NHS may ask midwives to raise issue of female genital mutilation

Midwaves may be asked to routinely raise subject of FGM with women from communities where it takes place

The Department of Health has indicated new plans to ask midwives to routinely raise the issue of female genital mutilation with women from communities where it is known to take place.

This comes after an action plan on FGM was launched by the Crown Prosecution Service last November.

The DoH are looking to gather data on the numbers of girls who have been illegally mutilated in order to safeguard children from the practice.

Anti-FGM campaigners are welcoming the move, as it is hoped this will help identify baby girls who may be at risk in the future.

FGM is illegal in the UK, but occurs in more than 28 countries in parts of Asia, the Middle East and Africa.

It is typically inflicted on girls aged between four and 13. Women who have had their genitalia cut can also have problems during childbirth.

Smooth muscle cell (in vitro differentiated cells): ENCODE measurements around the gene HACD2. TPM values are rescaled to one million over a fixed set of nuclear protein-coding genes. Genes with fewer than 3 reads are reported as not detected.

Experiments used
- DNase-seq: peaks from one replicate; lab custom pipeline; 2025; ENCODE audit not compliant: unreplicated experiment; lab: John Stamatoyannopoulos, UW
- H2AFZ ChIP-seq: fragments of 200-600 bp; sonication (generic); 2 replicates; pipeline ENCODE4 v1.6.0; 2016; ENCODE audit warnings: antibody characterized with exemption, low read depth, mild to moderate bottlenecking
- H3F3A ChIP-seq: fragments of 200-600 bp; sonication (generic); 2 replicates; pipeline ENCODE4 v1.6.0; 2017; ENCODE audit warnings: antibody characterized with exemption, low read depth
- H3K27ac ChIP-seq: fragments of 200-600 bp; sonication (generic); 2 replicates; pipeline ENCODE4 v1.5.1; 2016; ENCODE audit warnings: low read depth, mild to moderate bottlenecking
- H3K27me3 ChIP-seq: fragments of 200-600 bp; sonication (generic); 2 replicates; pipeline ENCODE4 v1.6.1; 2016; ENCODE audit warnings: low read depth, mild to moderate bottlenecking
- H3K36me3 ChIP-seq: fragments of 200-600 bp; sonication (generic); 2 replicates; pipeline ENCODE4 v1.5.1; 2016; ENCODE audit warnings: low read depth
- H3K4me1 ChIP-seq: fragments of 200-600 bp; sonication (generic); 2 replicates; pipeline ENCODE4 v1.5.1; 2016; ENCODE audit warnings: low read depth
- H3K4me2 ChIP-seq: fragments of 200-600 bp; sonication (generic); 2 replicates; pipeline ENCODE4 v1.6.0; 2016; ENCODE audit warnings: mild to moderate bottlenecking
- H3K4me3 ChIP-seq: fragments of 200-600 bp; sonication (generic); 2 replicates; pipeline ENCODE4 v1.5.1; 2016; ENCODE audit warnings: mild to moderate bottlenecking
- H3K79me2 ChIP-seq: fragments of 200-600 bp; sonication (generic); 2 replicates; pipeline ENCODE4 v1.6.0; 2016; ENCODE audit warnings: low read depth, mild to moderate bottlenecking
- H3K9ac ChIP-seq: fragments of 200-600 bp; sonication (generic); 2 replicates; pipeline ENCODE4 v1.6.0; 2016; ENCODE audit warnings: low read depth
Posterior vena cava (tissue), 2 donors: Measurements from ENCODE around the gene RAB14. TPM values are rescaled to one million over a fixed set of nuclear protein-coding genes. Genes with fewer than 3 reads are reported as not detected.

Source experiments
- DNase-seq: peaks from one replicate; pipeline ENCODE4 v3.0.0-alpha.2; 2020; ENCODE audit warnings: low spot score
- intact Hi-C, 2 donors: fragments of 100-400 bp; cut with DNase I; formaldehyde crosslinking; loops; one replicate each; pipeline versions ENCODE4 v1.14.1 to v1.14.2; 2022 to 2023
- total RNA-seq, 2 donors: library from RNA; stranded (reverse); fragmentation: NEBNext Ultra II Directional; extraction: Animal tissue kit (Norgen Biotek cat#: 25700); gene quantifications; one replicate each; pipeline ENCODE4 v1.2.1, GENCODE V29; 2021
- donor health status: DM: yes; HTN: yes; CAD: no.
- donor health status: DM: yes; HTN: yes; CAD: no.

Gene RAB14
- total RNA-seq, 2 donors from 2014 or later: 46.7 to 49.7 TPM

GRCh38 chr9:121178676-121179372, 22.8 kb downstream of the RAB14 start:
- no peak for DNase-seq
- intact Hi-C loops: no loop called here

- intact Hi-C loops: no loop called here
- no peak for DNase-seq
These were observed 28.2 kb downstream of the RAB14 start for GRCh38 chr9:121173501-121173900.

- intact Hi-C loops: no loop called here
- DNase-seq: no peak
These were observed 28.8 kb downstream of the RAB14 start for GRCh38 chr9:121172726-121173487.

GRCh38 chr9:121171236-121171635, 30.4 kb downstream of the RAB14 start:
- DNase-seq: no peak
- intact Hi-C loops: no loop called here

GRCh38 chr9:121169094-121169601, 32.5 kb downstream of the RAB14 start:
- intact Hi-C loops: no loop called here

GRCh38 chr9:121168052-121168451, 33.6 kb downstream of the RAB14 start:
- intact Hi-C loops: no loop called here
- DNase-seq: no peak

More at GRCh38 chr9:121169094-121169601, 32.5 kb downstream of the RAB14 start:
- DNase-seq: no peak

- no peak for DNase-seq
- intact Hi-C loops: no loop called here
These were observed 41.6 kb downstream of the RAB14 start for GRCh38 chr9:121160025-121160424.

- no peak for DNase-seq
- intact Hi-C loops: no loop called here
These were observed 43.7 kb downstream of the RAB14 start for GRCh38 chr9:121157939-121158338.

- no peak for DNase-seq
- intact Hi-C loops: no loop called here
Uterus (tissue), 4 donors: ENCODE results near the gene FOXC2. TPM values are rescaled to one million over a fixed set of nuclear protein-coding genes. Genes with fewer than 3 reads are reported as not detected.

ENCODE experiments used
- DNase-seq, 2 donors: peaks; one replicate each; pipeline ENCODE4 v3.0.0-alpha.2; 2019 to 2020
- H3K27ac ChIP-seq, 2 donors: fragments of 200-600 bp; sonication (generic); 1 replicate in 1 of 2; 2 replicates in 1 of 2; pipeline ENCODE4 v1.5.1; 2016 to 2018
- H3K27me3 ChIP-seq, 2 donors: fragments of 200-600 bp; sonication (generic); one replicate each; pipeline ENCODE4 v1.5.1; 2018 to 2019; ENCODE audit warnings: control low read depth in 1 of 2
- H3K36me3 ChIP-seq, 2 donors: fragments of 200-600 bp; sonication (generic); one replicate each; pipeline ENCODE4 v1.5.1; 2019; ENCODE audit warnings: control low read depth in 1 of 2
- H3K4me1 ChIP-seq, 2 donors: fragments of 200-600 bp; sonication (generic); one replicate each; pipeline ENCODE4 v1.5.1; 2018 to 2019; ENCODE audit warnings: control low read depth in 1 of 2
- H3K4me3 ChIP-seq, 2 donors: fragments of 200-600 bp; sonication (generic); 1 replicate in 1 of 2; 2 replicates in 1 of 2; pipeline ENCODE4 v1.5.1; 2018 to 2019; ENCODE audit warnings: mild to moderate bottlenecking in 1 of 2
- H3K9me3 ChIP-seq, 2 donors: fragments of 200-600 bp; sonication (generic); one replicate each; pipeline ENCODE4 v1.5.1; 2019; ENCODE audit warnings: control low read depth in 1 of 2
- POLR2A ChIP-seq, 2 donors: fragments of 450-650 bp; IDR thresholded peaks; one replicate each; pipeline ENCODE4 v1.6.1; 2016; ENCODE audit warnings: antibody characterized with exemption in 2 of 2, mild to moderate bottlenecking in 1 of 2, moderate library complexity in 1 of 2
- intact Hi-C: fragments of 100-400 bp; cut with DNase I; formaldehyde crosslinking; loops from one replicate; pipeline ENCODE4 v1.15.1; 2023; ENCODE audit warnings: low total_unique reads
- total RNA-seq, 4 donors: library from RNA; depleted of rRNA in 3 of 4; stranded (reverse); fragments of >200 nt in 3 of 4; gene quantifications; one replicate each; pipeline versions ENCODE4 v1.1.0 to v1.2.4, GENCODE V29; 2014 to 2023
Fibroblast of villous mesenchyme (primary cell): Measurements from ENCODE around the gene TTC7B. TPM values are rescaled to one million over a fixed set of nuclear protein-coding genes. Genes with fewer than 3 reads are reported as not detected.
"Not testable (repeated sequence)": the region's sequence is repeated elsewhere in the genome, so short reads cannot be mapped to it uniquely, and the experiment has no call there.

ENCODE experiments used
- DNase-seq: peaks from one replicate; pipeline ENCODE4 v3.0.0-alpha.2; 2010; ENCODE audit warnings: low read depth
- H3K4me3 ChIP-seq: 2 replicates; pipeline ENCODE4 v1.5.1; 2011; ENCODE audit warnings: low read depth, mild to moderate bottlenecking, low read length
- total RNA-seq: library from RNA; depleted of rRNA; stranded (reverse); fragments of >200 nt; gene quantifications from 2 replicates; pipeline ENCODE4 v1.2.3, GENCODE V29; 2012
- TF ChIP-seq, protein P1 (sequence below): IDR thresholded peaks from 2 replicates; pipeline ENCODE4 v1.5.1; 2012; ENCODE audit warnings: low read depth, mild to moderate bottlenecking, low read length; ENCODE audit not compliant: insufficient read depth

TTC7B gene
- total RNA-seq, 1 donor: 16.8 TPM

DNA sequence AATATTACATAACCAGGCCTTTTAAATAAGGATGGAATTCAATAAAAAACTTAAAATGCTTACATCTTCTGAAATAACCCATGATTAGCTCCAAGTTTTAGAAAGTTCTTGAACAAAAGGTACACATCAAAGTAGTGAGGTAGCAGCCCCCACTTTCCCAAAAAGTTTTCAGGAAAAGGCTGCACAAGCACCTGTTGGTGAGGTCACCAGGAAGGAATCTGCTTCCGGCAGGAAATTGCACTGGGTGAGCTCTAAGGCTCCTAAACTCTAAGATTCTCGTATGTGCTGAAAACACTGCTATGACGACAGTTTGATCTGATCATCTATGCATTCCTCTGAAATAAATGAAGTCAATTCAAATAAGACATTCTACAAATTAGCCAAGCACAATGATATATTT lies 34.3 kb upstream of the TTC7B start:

In 2011 the DoH published guidelines for health professionals in England and Wales on how to safeguard children and adults affected by the pracice.

A DoH spokesperson said: ‘FGM is a serious criminal offence. Health professionals should always take action when they believe a child or young person has been assaulted in any way, to protect them and others from further harm.

‘The health system plays a key role in identifying and supporting anyone affected by FGM.

‘That is why we are exploring the collection of FGM data in the NHS, including in the maternity and children’s dataset.’

The Metropolitan Police say there is no evidence of FGM being performed in UK, but they added that anecdotally it is reported to have happened.

There have been no prosecutions in the UK to date, however it is illegal for British nationals or permanent residents to be taken to another country for the procedure and anybody convicted of involvement in it can be jailed for up to 14 years.

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